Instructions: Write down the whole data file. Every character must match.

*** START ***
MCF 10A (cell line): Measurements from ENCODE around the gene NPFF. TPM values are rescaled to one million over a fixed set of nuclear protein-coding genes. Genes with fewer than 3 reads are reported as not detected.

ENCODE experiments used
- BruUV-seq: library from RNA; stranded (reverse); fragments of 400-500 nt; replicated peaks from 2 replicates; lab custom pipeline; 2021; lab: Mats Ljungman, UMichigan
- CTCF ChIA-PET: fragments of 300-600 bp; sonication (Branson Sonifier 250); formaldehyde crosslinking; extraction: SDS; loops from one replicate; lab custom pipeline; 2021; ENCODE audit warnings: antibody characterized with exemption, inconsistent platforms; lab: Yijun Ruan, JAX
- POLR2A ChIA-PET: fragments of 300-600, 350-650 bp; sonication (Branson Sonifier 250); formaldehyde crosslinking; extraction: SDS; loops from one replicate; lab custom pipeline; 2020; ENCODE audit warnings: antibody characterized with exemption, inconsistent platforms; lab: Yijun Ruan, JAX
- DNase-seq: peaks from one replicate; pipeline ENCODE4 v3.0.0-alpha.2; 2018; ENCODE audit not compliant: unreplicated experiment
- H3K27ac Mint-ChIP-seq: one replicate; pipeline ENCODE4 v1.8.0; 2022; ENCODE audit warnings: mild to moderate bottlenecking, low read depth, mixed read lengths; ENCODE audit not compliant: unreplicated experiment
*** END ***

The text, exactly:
MCF 10A (cell line): Measurements from ENCODE around the gene NPFF. TPM values are rescaled to one million over a fixed set of nuclear protein-coding genes. Genes with fewer than 3 reads are reported as not detected.

ENCODE experiments used
- BruUV-seq: library from RNA; stranded (reverse); fragments of 400-500 nt; replicated peaks from 2 replicates; lab custom pipeline; 2021; lab: Mats Ljungman, UMichigan
- CTCF ChIA-PET: fragments of 300-600 bp; sonication (Branson Sonifier 250); formaldehyde crosslinking; extraction: SDS; loops from one replicate; lab custom pipeline; 2021; ENCODE audit warnings: antibody characterized with exemption, inconsistent platforms; lab: Yijun Ruan, JAX
- POLR2A ChIA-PET: fragments of 300-600, 350-650 bp; sonication (Branson Sonifier 250); formaldehyde crosslinking; extraction: SDS; loops from one replicate; lab custom pipeline; 2020; ENCODE audit warnings: antibody characterized with exemption, inconsistent platforms; lab: Yijun Ruan, JAX
- DNase-seq: peaks from one replicate; pipeline ENCODE4 v3.0.0-alpha.2; 2018; ENCODE audit not compliant: unreplicated experiment
- H3K27ac Mint-ChIP-seq: one replicate; pipeline ENCODE4 v1.8.0; 2022; ENCODE audit warnings: mild to moderate bottlenecking, low read depth, mixed read lengths; ENCODE audit not compliant: unreplicated experiment